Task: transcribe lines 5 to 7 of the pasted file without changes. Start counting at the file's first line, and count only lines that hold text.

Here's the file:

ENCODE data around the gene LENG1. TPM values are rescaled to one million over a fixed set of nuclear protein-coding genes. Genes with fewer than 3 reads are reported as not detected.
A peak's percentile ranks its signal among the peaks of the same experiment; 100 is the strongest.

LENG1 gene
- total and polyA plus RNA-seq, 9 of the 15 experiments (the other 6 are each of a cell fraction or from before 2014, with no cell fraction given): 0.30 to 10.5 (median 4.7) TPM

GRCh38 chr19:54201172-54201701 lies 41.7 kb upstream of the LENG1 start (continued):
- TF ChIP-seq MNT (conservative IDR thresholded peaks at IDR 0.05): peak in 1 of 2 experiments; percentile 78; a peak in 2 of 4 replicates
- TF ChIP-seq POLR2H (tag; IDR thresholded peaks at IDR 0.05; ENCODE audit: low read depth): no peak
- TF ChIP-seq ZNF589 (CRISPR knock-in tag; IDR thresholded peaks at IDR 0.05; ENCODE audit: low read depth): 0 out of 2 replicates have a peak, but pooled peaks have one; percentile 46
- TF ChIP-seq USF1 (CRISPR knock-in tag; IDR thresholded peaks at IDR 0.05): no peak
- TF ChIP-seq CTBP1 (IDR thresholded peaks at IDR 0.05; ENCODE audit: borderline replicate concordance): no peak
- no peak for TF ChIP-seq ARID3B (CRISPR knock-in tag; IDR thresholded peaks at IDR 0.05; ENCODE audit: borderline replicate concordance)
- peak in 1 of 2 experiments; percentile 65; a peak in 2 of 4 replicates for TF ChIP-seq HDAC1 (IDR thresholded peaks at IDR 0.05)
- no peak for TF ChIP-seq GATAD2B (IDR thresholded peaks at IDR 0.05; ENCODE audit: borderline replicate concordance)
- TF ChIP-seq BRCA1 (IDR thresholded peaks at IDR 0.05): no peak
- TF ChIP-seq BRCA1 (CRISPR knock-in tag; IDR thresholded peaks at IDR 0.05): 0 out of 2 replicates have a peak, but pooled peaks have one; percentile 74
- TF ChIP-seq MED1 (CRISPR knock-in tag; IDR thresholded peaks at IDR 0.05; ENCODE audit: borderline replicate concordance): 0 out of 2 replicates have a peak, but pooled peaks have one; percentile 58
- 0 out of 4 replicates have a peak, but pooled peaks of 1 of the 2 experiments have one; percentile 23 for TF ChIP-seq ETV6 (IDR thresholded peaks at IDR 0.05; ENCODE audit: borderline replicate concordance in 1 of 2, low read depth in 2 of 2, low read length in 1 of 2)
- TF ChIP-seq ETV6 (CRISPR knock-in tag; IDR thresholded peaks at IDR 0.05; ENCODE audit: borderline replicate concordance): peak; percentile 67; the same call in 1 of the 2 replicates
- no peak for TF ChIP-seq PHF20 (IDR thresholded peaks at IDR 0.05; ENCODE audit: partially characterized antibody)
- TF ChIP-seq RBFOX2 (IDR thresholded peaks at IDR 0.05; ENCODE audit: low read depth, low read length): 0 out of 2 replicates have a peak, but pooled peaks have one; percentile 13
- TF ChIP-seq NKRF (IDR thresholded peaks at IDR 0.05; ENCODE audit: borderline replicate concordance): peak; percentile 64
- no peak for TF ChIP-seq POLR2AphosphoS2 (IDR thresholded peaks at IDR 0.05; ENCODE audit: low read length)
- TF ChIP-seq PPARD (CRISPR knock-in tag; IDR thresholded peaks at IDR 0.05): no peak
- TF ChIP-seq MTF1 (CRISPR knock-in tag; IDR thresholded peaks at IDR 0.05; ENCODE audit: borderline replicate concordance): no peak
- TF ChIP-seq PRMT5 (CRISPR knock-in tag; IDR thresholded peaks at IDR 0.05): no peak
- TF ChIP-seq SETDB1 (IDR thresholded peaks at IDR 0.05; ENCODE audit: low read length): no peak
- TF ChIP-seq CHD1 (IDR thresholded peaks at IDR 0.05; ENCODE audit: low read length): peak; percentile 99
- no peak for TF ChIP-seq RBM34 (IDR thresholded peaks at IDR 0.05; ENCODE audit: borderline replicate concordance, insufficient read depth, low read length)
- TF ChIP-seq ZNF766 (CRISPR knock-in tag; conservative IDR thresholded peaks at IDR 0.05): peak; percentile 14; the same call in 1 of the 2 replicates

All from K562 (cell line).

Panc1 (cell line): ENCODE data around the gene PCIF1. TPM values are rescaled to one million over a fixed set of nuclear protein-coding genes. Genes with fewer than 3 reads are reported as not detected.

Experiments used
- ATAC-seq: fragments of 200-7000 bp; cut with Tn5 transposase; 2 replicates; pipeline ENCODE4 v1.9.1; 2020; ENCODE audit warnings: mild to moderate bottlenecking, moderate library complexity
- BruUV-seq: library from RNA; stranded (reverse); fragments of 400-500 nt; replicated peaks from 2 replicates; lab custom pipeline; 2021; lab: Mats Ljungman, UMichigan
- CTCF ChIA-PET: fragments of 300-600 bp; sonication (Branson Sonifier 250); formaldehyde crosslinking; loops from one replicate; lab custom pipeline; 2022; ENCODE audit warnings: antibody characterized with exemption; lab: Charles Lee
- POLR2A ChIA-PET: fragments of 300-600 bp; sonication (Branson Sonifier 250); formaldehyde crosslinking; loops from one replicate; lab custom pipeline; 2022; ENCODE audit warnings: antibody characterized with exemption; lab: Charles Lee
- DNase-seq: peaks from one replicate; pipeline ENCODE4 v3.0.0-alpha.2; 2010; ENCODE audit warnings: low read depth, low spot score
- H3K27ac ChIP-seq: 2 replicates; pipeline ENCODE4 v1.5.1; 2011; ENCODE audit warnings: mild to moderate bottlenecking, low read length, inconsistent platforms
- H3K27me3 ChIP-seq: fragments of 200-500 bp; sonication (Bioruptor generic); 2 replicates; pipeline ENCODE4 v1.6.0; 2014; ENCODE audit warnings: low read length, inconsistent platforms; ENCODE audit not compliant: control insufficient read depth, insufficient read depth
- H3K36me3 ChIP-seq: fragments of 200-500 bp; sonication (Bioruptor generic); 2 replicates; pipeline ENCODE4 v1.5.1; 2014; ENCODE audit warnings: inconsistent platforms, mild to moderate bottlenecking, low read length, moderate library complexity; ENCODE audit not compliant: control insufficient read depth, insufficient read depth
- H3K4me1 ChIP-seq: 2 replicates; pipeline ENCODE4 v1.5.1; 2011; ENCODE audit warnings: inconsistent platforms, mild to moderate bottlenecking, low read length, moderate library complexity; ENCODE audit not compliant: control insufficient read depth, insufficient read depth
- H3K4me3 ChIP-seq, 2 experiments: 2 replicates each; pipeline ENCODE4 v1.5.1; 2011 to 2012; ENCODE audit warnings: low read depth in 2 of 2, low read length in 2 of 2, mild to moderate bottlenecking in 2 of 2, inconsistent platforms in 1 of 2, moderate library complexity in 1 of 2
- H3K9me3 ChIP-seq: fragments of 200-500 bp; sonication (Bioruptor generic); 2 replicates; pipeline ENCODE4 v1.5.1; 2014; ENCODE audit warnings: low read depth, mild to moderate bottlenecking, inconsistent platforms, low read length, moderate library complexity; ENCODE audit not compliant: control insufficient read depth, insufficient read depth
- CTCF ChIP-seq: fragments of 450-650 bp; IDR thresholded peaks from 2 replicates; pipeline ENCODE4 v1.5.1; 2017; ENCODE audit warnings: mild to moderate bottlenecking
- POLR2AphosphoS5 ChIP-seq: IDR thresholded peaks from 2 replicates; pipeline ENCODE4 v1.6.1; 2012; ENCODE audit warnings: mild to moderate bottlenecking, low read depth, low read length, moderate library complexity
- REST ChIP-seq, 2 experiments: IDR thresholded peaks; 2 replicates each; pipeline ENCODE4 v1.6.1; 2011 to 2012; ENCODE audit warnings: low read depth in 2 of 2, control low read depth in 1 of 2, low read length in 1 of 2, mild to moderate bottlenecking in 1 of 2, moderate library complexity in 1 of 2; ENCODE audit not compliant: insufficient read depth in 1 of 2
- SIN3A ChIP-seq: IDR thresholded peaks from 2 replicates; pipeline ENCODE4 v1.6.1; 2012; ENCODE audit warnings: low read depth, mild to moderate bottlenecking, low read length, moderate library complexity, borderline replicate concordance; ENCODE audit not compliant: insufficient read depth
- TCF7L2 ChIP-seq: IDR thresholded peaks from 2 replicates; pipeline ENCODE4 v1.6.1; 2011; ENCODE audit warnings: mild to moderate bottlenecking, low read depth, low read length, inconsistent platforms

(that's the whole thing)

GRCh38 chr19:54201172-54201701 lies 41.7 kb upstream of the LENG1 start (continued):
- TF ChIP-seq MNT (conservative IDR thresholded peaks at IDR 0.05): peak in 1 of 2 experiments; percentile 78; a peak in 2 of 4 replicates
- TF ChIP-seq POLR2H (tag; IDR thresholded peaks at IDR 0.05; ENCODE audit: low read depth): no peak